But this would never have been discovered without decades of sustained federal investments in R&D. Although the breakthroughs of immunotherapy rest on a pyramid of largely taxpayer-funded research, there are two parallel threads of federally funded research that directly led to this breakthrough. 

One was pioneered by Jim Allison, then of UC Berkeley, and Arlene Sharpe, of Harvard Medical School.  The other was pioneered by Lieping Chen of the Mayo Clinic. All three labs were using federal funds to study how the immune system is controlled; how it knows to kill foreign cells but not its own cells. This was a fascinating scientific question, but not one that was obviously relevant to cancer. All three labs are supported by basic-science from the National Institute of Health peer-reviewed grants. Which I mention, Mr. Speaker, because of the way that peer review is coming under attack by members of your party.

In the 1990s, they were all working on what have come to be known as immunological checkpoints, which are regulatory pathways that turn down the immune system to prevent it from attacking its own body. Even once this basic discovery was made, the established pharmaceutical companies would not touch it.

But in 1999, Medarex, a small biotech in Princeton, NJ, funded by the National Insitute of Health, took on the project. Ten years later, only after Medarex was well on the way to showing that their cancer immunotherapy approach worked in humans, it was purchased by Bristol-Meyers-Sqibb for 2.4 billion dollars.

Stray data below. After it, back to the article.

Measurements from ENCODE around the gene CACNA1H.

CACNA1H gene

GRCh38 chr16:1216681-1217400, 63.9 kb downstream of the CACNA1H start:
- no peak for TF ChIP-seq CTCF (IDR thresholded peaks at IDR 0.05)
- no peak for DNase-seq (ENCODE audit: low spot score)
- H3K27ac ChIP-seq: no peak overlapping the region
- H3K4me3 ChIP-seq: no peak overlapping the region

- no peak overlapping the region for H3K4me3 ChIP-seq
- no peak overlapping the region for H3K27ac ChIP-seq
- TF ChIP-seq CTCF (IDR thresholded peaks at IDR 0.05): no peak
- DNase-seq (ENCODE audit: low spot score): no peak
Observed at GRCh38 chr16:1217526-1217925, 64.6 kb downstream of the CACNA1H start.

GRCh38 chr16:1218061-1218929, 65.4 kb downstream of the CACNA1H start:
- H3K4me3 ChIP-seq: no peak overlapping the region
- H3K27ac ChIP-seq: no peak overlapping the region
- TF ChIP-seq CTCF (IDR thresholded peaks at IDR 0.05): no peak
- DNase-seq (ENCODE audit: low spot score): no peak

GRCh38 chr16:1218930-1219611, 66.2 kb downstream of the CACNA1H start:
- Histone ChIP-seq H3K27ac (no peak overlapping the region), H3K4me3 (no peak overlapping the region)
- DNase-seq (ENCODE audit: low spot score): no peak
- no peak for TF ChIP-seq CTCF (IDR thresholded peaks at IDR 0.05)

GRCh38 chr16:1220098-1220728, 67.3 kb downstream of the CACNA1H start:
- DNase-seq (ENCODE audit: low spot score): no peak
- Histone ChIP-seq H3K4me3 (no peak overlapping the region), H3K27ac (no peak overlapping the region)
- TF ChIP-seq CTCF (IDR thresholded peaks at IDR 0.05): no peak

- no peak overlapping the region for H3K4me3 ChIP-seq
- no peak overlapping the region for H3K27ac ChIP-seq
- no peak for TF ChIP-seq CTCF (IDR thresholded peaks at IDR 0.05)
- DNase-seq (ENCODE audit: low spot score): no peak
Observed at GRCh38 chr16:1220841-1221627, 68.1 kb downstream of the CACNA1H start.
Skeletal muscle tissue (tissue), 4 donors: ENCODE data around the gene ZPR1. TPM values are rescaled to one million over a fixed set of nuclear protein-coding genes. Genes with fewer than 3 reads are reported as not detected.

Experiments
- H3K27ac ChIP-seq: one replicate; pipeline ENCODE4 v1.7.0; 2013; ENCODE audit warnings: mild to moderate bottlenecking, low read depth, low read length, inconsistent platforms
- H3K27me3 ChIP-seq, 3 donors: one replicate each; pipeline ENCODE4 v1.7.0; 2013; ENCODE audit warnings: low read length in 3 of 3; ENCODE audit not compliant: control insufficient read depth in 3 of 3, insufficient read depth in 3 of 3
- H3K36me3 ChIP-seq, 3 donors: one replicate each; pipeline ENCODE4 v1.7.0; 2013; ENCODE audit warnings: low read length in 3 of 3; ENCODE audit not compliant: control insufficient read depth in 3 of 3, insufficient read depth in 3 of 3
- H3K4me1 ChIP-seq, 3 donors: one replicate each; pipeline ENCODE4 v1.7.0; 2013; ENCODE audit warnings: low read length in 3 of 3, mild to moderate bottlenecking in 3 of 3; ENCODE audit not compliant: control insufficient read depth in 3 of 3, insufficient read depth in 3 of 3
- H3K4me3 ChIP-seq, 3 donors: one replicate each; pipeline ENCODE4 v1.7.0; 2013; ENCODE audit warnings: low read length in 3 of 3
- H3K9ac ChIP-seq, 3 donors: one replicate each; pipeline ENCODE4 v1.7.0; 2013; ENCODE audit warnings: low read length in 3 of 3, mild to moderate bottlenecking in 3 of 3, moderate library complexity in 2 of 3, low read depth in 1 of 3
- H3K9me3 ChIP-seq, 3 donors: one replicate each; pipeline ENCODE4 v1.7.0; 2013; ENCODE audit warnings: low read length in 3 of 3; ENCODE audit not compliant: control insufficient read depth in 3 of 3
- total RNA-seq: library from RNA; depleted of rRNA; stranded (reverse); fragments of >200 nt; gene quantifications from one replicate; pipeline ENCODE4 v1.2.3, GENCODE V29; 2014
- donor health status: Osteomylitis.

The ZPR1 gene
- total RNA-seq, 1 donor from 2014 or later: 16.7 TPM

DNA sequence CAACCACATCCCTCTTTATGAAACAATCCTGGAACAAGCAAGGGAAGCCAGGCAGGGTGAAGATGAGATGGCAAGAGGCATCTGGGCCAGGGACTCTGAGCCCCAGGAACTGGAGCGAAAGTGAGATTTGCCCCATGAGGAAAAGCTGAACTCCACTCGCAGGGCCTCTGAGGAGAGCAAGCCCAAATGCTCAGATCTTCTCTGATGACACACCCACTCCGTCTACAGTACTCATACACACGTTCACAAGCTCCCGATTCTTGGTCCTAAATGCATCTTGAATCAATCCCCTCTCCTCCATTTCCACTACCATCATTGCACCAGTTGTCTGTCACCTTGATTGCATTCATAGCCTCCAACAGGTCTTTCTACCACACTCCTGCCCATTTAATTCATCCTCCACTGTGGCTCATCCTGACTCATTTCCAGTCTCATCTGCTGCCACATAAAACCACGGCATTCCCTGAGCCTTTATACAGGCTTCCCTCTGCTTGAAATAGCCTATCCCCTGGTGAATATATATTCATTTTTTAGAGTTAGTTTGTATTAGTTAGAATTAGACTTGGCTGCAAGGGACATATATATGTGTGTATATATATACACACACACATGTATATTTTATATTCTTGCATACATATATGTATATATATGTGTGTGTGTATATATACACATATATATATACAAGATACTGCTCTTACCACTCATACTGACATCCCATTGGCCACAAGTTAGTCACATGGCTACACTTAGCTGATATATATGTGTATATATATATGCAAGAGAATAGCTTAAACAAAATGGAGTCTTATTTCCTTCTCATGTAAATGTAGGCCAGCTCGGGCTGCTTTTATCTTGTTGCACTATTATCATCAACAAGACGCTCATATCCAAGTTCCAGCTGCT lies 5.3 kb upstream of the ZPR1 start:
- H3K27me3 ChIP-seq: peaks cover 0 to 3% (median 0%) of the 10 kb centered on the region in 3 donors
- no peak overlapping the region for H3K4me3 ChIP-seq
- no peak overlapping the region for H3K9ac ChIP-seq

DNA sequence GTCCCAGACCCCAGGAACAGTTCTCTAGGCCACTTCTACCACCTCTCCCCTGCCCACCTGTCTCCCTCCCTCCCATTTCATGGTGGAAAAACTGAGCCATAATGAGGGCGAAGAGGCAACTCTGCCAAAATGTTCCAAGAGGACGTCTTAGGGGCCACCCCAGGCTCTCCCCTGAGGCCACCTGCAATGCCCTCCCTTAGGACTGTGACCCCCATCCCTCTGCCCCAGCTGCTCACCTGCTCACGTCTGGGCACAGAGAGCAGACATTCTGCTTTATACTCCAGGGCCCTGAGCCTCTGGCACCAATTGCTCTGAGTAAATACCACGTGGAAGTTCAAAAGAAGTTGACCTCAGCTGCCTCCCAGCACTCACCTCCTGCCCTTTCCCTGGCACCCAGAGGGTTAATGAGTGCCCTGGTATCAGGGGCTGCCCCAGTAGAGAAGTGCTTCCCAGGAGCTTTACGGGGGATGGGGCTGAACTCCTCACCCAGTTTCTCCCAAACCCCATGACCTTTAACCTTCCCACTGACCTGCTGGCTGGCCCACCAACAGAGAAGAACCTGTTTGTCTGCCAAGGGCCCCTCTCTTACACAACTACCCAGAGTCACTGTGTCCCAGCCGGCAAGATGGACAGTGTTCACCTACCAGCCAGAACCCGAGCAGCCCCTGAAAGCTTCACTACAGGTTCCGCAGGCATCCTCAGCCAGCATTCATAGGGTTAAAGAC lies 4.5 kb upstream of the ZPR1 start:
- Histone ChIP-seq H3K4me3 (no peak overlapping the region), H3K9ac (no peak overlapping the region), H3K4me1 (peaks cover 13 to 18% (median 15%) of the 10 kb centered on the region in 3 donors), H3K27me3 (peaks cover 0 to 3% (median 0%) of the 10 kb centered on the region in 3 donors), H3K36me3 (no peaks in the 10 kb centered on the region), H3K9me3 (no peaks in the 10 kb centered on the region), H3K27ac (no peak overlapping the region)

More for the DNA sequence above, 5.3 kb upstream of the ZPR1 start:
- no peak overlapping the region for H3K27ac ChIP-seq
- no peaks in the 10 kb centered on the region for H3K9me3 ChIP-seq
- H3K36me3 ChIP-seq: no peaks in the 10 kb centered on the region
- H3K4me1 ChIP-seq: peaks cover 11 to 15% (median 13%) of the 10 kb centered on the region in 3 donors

There are now many drug companies developing checkpoint inhibitor drugs  to treat cancer, as well as other immune-system-related treatments for cancer.

So as I mentioned before, the Obama-Biden cancer moonshot will likely succeed, because of the technology and basic science that was generated by decades of curiosity-driven scientific research  –  funded by the United States Government. Or, Funded by big government, Mr. speaker as your colleagues like to say. Funded by a big government, directed by a by a vast, unelected, overpaid, lazy, wasteful federal bureaucracy. A bureaucracy that will save millions of American lives.

I often hear my colleagues on the other side of the aisle claim we don’t need to make federal investments in R&D, because if it’s worth doing, the private sector will do it. Immunotherapy is a perfect example of why that logic doesn’t work. The private sector took over, but not until researchers spent decades and millions of taxpayer dollars elucidating the basic science and proving this method could work.

I also hear my colleagues cherry picking studies that they can’t make sense of and label them as wasteful spending. Then trumpeting their success in cutting “wasteful” government spending. When the truth is those “wasteful” programs often lead to breakthroughs like immunotherapy. The cancer moonshot being led by Vice President Biden is likely to succeed, but only because of sustained investments in federal funding for research and development. As we work in the coming months to develop a budget, I hope my colleagues will keep this in mind.

I am the representative of U.S. citizens, Mr. Speaker, but one that does not share your party’s monomania about “small government”, or a desire to keep government small and indebted simply to provide low tax rates for its wealthy donors.

Because Americans know that small government does NOT accomplish great things, like sending a man to the moon, or curing cancer.

Thank you and I yield back.